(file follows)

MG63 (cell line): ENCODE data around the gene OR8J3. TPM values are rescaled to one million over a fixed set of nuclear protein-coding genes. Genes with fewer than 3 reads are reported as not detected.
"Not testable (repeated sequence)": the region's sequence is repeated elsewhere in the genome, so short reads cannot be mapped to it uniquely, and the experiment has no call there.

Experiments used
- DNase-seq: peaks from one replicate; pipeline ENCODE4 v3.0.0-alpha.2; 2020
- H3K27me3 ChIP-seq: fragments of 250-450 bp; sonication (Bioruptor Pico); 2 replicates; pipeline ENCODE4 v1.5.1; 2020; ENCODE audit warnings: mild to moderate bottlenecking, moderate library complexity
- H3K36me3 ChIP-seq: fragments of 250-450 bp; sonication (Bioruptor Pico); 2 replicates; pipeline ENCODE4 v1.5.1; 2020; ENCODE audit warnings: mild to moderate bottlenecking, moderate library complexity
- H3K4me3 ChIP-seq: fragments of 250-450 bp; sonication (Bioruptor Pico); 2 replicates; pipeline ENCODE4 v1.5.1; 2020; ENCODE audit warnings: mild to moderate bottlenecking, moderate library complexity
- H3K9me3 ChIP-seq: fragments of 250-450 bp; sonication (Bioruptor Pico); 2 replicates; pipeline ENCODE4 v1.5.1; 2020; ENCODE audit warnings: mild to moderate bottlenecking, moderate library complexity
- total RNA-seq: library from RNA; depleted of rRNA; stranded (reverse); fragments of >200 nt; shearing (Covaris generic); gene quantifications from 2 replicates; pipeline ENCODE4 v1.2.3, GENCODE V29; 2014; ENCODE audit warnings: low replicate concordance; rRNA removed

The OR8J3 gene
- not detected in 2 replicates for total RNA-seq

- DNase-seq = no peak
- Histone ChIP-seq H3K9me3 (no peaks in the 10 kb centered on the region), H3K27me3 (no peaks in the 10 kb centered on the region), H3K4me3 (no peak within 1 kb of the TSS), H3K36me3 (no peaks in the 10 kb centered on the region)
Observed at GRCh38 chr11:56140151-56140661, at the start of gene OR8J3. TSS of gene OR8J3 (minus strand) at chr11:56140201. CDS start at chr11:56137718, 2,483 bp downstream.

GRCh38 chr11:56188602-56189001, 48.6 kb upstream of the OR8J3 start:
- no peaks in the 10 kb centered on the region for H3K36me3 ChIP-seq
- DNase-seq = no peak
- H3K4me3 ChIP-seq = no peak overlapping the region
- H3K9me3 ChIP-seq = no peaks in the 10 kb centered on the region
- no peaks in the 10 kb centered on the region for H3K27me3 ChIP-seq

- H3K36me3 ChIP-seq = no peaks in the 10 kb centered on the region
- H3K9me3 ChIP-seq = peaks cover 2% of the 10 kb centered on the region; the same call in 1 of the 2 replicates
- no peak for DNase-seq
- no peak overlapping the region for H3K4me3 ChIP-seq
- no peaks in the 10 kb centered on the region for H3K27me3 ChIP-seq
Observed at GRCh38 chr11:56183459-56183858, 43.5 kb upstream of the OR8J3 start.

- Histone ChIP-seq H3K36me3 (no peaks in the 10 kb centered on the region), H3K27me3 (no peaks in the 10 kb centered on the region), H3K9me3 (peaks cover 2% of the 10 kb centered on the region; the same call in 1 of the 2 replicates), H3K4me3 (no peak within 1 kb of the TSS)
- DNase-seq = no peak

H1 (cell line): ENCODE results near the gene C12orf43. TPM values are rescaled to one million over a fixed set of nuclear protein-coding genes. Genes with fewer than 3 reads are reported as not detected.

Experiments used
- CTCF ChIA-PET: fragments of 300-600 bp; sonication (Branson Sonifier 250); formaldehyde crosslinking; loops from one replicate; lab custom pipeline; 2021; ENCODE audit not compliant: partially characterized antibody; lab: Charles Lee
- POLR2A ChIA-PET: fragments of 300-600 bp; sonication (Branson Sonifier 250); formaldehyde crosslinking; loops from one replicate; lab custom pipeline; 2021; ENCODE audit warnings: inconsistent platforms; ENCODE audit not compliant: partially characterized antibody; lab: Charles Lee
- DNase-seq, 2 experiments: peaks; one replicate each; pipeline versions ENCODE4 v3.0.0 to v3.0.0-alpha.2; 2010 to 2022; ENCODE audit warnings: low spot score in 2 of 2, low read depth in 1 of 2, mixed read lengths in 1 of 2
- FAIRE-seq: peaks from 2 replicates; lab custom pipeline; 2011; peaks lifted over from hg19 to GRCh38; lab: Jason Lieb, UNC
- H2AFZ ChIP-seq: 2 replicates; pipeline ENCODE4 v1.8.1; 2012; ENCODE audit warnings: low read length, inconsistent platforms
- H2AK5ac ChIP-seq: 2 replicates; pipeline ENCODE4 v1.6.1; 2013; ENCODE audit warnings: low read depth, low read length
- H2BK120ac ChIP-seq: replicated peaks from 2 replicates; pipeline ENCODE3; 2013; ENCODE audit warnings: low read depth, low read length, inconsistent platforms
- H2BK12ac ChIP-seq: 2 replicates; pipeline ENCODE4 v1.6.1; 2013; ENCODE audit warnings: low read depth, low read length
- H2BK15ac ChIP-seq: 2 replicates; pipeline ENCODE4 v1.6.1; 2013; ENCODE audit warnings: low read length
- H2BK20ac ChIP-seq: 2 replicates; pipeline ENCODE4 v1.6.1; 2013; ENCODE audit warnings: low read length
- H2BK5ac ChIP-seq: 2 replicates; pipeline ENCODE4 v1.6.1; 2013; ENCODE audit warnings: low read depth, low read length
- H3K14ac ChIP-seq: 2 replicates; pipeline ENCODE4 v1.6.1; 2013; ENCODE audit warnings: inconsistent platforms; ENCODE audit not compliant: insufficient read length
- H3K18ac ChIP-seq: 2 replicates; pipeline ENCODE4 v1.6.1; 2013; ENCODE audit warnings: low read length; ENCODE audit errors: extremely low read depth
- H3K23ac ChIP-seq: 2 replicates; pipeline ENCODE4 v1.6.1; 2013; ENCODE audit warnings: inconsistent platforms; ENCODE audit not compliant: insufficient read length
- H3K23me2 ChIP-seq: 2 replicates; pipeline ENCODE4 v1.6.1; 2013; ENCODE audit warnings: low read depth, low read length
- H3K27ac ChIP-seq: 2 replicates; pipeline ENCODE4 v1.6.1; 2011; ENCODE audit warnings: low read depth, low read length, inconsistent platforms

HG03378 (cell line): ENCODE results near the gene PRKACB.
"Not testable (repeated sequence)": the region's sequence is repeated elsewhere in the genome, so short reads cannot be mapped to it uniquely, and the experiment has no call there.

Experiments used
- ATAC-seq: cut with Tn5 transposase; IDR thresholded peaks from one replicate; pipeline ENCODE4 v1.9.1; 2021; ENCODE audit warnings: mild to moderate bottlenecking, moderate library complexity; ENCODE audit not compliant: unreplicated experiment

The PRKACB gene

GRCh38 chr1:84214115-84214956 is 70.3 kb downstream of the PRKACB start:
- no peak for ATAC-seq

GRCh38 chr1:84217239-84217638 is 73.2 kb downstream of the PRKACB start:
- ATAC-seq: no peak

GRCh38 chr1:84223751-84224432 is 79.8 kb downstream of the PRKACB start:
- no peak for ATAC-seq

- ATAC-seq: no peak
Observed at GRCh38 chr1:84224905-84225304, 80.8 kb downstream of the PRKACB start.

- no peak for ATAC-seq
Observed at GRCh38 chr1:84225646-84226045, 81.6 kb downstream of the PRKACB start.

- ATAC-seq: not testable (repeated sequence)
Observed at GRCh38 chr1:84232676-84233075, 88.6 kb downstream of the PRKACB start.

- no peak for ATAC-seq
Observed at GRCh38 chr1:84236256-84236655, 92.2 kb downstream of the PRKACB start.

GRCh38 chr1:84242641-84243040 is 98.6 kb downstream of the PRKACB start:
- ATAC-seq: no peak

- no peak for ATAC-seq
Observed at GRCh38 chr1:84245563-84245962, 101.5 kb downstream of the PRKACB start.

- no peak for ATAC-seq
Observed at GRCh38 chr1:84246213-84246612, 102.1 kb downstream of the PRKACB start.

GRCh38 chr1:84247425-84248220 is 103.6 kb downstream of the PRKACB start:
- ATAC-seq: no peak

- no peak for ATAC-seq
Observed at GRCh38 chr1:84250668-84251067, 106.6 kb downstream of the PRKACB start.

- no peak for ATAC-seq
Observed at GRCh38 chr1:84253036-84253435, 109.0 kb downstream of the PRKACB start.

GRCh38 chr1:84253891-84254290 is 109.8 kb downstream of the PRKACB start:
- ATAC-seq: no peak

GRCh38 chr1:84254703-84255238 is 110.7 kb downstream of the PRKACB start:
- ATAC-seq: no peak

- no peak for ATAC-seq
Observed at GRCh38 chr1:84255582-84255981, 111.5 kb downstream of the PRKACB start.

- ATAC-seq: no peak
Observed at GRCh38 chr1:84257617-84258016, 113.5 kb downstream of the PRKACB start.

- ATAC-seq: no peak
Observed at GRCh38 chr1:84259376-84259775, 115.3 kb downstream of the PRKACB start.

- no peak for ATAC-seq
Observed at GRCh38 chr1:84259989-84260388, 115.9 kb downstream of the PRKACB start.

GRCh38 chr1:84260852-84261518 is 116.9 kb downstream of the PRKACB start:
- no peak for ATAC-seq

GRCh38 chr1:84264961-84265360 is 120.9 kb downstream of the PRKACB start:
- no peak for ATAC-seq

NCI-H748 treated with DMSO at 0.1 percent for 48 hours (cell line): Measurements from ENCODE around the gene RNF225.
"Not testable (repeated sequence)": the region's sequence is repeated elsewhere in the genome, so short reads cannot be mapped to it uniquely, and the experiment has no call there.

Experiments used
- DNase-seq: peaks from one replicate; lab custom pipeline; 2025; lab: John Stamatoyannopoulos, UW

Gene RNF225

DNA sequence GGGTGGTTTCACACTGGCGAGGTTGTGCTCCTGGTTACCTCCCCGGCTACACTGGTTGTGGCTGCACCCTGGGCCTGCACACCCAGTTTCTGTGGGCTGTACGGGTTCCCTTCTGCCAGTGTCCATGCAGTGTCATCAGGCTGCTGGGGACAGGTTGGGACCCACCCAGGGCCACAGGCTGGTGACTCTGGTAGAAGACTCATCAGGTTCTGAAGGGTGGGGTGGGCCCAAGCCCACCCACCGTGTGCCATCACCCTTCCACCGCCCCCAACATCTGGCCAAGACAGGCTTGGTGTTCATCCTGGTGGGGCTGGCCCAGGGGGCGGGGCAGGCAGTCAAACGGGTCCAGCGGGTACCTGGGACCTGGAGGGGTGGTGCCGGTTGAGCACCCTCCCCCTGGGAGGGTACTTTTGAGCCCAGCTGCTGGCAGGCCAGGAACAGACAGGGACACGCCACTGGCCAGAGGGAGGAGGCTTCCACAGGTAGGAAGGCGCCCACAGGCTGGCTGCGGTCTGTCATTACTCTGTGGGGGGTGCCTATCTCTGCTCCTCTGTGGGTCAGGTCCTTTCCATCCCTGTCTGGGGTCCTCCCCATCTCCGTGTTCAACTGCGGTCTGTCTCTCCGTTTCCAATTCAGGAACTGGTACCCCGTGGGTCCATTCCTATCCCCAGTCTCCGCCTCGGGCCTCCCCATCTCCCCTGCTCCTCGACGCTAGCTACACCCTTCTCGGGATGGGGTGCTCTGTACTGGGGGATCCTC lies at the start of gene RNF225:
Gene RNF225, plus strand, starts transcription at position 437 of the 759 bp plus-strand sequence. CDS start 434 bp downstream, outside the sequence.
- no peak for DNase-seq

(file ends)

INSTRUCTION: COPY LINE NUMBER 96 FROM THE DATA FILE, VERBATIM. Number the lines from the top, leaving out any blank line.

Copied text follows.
Experiments used